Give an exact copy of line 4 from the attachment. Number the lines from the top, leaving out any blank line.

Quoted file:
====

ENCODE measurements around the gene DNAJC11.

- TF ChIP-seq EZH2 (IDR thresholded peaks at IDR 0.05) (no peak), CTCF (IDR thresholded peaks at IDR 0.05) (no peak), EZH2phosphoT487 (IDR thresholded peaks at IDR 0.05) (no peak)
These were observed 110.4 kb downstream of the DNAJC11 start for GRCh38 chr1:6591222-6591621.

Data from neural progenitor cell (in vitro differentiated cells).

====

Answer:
Data from neural progenitor cell (in vitro differentiated cells).